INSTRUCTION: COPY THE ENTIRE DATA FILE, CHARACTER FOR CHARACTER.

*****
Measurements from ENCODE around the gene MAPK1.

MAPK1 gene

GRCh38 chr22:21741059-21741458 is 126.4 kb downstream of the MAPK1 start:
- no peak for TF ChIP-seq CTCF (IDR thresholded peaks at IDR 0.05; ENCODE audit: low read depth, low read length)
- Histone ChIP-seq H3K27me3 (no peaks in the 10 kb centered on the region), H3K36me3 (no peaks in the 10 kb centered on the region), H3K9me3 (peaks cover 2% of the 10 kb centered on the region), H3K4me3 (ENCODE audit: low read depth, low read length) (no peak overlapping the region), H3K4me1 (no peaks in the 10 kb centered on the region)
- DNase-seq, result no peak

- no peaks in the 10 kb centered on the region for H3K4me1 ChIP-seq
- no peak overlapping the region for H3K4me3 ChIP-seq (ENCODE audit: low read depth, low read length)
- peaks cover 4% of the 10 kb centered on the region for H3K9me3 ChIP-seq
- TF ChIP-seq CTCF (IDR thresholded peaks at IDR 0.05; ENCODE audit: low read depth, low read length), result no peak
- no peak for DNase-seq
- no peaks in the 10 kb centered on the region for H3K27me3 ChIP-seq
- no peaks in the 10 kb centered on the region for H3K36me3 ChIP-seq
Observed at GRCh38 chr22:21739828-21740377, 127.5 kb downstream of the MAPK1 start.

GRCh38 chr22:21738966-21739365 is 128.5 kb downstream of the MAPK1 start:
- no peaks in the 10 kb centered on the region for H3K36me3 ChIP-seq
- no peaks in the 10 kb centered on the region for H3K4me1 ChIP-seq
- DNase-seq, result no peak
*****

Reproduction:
Measurements from ENCODE around the gene MAPK1.

MAPK1 gene

GRCh38 chr22:21741059-21741458 is 126.4 kb downstream of the MAPK1 start:
- no peak for TF ChIP-seq CTCF (IDR thresholded peaks at IDR 0.05; ENCODE audit: low read depth, low read length)
- Histone ChIP-seq H3K27me3 (no peaks in the 10 kb centered on the region), H3K36me3 (no peaks in the 10 kb centered on the region), H3K9me3 (peaks cover 2% of the 10 kb centered on the region), H3K4me3 (ENCODE audit: low read depth, low read length) (no peak overlapping the region), H3K4me1 (no peaks in the 10 kb centered on the region)
- DNase-seq, result no peak

- no peaks in the 10 kb centered on the region for H3K4me1 ChIP-seq
- no peak overlapping the region for H3K4me3 ChIP-seq (ENCODE audit: low read depth, low read length)
- peaks cover 4% of the 10 kb centered on the region for H3K9me3 ChIP-seq
- TF ChIP-seq CTCF (IDR thresholded peaks at IDR 0.05; ENCODE audit: low read depth, low read length), result no peak
- no peak for DNase-seq
- no peaks in the 10 kb centered on the region for H3K27me3 ChIP-seq
- no peaks in the 10 kb centered on the region for H3K36me3 ChIP-seq
Observed at GRCh38 chr22:21739828-21740377, 127.5 kb downstream of the MAPK1 start.

GRCh38 chr22:21738966-21739365 is 128.5 kb downstream of the MAPK1 start:
- no peaks in the 10 kb centered on the region for H3K36me3 ChIP-seq
- no peaks in the 10 kb centered on the region for H3K4me1 ChIP-seq
- DNase-seq, result no peak